What's the first thing you think of when trying to lose weight? For most people, they start eyeing the treadmill or going for runs. What people don't understand is that during that one session, you will probably burn more calories than you would with resistance training... BUT resistance training builds muscle. When you build muscle, you body uses energy to maintain that muscle. The calorie burning effects of cardio stop as soon as you are done with the activity. When you build muscle, you burn calories all day long because your body is working to maintain that muscle mass. Therefore, studies show that the best way to lean out is actually resistance training.
So, is cardio useless? Not at all. I like to think of it in three different buckets.
1) Athletic - If you practice cardio for a specific purpose i.e. marathon runners, college/pro athletes, long-distance biking, etc. If you are training for a specific event or game that REQUIRES a large amount of cardiovascular endurance.
2) As a tool - Gaining and losing weight is an energy balance. If energy in is equal to energy out, you don't gain or lose weight. We can tip the balance of that scale by increasing your energy output. This can be a lot of things like adding in another gym session, staying more active, moving around more. It can also be prescribed cardio. This typically comes into play with bodybuilding or sports where you need to do a weight cut.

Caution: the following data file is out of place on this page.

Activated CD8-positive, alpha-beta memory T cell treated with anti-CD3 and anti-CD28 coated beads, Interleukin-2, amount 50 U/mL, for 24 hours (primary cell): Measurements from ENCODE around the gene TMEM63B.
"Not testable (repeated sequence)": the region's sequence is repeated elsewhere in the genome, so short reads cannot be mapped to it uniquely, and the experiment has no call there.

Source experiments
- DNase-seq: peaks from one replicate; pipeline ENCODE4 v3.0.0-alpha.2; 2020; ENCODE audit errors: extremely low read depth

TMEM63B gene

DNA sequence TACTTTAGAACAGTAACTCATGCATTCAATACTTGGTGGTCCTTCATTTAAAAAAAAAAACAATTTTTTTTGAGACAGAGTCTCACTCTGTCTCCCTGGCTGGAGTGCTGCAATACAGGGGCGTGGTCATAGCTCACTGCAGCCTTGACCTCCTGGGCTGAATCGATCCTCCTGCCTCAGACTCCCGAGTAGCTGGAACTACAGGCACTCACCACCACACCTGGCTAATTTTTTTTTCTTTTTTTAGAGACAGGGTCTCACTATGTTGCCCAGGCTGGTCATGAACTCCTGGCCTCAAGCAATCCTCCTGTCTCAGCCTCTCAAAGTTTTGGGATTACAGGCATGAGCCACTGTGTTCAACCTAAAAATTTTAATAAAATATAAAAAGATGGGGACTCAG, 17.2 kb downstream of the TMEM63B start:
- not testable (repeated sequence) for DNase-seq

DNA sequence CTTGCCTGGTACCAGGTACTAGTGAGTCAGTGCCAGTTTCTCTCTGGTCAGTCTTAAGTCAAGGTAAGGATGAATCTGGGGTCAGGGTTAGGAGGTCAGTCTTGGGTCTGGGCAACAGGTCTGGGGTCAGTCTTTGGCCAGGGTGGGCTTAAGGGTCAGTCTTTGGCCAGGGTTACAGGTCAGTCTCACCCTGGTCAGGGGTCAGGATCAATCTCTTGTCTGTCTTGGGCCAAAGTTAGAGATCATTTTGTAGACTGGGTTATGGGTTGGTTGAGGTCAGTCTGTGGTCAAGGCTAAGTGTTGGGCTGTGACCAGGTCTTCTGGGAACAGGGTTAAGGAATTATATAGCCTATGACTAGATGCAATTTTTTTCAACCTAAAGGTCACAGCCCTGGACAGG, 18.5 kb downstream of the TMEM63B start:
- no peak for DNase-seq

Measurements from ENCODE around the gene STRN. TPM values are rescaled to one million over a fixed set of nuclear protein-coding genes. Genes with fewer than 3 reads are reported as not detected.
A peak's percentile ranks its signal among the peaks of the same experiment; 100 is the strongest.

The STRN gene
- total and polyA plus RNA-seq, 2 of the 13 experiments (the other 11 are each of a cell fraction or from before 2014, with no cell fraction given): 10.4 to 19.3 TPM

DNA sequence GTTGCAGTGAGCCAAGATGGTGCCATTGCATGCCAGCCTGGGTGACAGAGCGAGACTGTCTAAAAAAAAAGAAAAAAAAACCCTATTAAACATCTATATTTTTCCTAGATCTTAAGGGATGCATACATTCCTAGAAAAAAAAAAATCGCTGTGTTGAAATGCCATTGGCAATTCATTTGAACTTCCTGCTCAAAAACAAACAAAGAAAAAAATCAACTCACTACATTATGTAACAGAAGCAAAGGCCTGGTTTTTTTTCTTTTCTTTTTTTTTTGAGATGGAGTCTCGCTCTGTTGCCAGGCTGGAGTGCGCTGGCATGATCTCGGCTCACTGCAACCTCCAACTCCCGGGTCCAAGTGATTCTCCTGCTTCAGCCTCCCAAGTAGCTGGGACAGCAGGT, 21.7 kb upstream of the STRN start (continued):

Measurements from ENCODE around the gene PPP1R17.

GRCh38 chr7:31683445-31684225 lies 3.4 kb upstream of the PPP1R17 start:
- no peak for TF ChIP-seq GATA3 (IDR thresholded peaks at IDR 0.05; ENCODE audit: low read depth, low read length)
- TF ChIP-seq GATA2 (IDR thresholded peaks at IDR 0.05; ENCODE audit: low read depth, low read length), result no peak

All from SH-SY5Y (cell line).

3) General Health - This is where most people sit. Your heart is a muscle and it needs to be trained like a muscle. We obviously can't give it a barbell to squat with but we can increase its workload. Studies show that doing some sort of cardio or aerobic activity 20-30min, 3x/week is sufficient in keeping that heart and body healthy.
Unless your a marathon runner, bodybuilder, college or pro athlete, doing excessive amounts of cardio won't benefit you a whole lot. What tends to happen is people who do lots of cardio with little to no experience in resistance training will lose weight but they will also lose muscle mass. This causes the body to look flat and "pancake-y." To get shape you need muscle and to get muscle you need to resistance train. There are also studies that show that people who engage in LONG distance (ultra-marathon runners) aerobic activity for extended periods of time (years) have severe heart and lung issues similar to smokers. It is a byproduct of all of the oxidative stress on the body, and the constant pounding of joints in the same repetitive pattern leads to issues later in life.
What's the best course of action? Get to the gym and weight train. Learn the big compound movements and get comfortable moving some weight. Then, add in 20-30min 3/week of cardio to keep that heart healthy. That can be anything from a leisurely walk with the dogs or it could be the stairmaster - choice is up to you.
But, do you ever notice how high your heart rate gets when you get a good weight session in?